• Anthropomorphic Personification: Father Time and Mother Nature helped the Smurfs on more than one occasion.
  • Are We There Yet?

"Is it much farther, Papa Smurf?"
"Not far now..."
"Is it much farther, Papa Smurf?"
"Not far now..."
Later: "Is it much farther, Papa Smurf?"
"Yes, IT IS!".

  • Art Evolution: The Smurfs, in their very first appearance in Johann and Peewit, had very pointy hats that only drooped a little at the end.
  • Badass Grandpa: Papa Smurf. He often saved the day and would often volunteer for dangerous physical tasks.
  • Bankruptcy Barrel: Brainy Smurf in The Gambler Smurfs.
  • Battle-Interrupting Shout: In the comic book story and cartoon episode of "King Smurf," all that is needed to stop the Smurf civil war is for Papa Smurf to return and roar, "Stop!"
  • Beauty Equals Goodness: Actually more of an inversion, but Smurfette originally looked like a male smurf with a bad black wig and a dress. The cartoon features her makeover as seemingly coming with her Heel Face Turn, which adds a slight layer of Unfortunate Implications (the comics had Papa Smurf give her some Plastic Smurfery", so it wasn't an entirely automatic transformation.)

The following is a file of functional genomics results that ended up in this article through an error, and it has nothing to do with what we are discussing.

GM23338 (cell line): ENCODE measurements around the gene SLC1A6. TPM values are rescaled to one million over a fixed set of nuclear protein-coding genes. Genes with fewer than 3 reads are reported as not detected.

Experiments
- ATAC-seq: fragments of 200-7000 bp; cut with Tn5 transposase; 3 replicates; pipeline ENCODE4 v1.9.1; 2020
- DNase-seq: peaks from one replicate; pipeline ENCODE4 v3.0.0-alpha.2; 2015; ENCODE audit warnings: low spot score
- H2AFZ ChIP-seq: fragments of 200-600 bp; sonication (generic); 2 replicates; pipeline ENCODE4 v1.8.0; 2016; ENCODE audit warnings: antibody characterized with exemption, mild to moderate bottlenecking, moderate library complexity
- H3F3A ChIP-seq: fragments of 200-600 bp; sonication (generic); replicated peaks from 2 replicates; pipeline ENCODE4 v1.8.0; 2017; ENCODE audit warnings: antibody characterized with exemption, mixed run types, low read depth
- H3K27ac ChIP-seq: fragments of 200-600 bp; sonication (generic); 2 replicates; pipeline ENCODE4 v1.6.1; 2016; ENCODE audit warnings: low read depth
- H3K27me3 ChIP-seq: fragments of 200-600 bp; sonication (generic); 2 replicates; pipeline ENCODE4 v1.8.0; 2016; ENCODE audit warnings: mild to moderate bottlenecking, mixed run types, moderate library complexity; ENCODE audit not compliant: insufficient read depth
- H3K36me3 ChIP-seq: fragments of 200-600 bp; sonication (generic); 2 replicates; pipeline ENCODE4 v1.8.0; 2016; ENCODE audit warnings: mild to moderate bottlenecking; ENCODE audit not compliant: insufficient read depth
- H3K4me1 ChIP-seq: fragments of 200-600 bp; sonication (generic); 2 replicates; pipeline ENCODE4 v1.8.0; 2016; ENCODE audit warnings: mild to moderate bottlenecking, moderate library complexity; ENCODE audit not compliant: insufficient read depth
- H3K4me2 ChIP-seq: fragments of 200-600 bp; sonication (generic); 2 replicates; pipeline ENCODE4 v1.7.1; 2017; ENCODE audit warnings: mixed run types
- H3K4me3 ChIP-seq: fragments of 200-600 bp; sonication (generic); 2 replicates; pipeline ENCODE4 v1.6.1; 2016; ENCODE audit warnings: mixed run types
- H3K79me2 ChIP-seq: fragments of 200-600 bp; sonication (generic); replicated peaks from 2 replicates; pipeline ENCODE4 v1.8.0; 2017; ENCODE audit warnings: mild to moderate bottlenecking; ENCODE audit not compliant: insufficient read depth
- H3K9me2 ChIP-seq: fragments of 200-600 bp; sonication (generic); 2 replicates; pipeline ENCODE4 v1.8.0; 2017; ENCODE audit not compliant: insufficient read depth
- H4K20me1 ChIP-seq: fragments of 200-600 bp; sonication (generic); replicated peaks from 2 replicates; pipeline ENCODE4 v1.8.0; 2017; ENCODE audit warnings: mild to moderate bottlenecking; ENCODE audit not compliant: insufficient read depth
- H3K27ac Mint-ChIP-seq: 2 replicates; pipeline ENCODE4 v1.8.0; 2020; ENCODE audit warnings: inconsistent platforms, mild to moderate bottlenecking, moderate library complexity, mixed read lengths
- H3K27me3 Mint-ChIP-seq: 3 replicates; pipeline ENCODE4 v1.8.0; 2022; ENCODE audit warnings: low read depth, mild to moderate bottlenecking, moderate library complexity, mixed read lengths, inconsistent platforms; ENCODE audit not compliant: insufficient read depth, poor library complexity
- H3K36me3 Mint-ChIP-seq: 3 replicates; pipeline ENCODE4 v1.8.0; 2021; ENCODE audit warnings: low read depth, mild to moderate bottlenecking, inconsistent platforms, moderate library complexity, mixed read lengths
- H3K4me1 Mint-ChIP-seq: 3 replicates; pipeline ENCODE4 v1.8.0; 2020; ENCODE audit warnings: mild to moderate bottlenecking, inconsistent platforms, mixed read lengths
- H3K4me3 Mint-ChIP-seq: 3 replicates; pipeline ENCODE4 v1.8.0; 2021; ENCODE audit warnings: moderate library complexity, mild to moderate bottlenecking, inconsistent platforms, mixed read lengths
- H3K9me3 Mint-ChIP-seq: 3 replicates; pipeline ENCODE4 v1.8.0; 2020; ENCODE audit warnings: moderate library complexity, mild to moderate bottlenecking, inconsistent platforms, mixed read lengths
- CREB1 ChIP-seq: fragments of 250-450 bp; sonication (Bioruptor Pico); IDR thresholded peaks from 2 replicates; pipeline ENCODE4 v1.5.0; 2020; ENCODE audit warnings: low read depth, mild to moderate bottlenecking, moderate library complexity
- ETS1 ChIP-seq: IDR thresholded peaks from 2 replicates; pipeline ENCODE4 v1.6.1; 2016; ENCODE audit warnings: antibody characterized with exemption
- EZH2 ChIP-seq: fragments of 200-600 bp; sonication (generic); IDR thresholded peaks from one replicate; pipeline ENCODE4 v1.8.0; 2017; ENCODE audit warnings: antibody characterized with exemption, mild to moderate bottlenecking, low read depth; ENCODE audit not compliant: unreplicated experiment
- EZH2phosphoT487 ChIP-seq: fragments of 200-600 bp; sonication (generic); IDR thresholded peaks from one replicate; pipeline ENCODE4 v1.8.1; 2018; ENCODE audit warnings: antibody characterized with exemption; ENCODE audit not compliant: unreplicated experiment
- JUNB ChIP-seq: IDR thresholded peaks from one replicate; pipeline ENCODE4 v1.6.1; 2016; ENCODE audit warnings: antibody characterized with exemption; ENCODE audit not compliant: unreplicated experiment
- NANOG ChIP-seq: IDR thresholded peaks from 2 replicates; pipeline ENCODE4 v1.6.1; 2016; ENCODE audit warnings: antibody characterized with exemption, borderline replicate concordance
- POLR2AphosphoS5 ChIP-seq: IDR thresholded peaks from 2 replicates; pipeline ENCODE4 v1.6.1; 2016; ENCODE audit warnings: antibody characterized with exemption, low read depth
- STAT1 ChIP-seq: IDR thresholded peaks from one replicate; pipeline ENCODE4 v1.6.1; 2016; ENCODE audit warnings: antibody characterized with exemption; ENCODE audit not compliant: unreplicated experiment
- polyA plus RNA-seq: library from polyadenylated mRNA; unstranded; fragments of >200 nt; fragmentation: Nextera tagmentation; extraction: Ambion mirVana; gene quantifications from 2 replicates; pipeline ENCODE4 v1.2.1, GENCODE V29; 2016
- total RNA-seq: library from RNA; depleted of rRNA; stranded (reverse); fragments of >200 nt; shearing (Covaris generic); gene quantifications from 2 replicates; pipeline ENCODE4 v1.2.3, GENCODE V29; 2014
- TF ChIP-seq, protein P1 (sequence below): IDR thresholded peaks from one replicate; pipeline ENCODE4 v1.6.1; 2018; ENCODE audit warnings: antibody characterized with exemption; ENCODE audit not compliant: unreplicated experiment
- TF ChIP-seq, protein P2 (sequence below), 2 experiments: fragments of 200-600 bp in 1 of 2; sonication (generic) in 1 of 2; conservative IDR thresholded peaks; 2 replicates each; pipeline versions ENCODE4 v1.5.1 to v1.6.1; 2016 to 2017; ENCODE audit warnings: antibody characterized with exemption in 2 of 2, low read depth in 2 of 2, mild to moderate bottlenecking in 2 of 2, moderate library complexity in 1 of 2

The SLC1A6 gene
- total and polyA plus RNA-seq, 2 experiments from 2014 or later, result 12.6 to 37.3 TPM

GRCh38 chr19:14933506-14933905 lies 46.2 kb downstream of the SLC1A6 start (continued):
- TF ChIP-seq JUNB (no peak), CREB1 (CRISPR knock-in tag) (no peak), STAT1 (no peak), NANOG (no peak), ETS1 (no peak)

• Bedmate Reveal: In a one-page comic gag, a Smurf takes a walk outside when he can't get any sleep, only for the clouds to obscure the light of the moon so that he couldn't see his way, so he ended up going back to what he thinks is his own house and goes to sleep. In the morning, he wakes up and finds out he is sleeping in Papa Smurf's bed.
  • Big Dam Plot: The Smurfs have a dam protecting their village from flooding. Many stories have the dam breaking or treathening to break, like in the Smurfette's initial appearance, where she makes Poet Smurf open the dam out of curiosity.